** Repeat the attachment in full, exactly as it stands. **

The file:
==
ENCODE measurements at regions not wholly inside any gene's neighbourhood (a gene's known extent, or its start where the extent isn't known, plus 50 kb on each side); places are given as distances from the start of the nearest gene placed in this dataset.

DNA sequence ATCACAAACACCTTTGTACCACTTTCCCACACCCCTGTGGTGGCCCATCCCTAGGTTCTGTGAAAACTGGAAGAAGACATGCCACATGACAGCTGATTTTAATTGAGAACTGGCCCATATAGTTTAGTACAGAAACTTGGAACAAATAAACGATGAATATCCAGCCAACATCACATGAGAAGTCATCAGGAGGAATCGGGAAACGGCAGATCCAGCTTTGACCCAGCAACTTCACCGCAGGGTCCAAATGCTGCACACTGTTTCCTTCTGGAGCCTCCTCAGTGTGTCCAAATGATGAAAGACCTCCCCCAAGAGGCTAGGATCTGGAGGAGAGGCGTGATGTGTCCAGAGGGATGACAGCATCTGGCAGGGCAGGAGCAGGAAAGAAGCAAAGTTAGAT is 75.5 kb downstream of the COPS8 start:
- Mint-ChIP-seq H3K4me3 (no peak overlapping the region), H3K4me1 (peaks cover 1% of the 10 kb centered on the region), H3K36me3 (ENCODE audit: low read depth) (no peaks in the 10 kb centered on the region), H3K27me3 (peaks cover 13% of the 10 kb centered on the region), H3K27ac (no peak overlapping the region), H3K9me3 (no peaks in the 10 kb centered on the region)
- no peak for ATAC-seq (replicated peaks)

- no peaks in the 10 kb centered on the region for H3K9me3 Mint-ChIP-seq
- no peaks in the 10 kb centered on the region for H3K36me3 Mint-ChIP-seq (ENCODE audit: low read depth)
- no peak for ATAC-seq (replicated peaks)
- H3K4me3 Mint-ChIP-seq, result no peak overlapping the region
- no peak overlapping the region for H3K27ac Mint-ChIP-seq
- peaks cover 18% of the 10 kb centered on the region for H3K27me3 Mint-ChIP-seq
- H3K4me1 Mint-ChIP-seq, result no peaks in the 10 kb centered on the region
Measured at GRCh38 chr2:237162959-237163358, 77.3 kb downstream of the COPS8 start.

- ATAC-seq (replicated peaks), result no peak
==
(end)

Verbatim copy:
ENCODE measurements at regions not wholly inside any gene's neighbourhood (a gene's known extent, or its start where the extent isn't known, plus 50 kb on each side); places are given as distances from the start of the nearest gene placed in this dataset.

DNA sequence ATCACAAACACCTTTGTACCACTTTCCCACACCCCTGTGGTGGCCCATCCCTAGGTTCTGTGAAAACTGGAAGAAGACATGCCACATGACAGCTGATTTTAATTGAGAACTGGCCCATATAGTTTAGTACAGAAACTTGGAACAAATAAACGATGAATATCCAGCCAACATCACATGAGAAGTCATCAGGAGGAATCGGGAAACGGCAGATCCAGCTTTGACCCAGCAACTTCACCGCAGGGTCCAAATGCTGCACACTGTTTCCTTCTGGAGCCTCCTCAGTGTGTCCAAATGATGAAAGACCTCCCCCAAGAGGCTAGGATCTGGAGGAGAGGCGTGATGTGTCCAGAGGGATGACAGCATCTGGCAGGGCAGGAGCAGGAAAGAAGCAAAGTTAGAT is 75.5 kb downstream of the COPS8 start:
- Mint-ChIP-seq H3K4me3 (no peak overlapping the region), H3K4me1 (peaks cover 1% of the 10 kb centered on the region), H3K36me3 (ENCODE audit: low read depth) (no peaks in the 10 kb centered on the region), H3K27me3 (peaks cover 13% of the 10 kb centered on the region), H3K27ac (no peak overlapping the region), H3K9me3 (no peaks in the 10 kb centered on the region)
- no peak for ATAC-seq (replicated peaks)

- no peaks in the 10 kb centered on the region for H3K9me3 Mint-ChIP-seq
- no peaks in the 10 kb centered on the region for H3K36me3 Mint-ChIP-seq (ENCODE audit: low read depth)
- no peak for ATAC-seq (replicated peaks)
- H3K4me3 Mint-ChIP-seq, result no peak overlapping the region
- no peak overlapping the region for H3K27ac Mint-ChIP-seq
- peaks cover 18% of the 10 kb centered on the region for H3K27me3 Mint-ChIP-seq
- H3K4me1 Mint-ChIP-seq, result no peaks in the 10 kb centered on the region
Measured at GRCh38 chr2:237162959-237163358, 77.3 kb downstream of the COPS8 start.

- ATAC-seq (replicated peaks), result no peak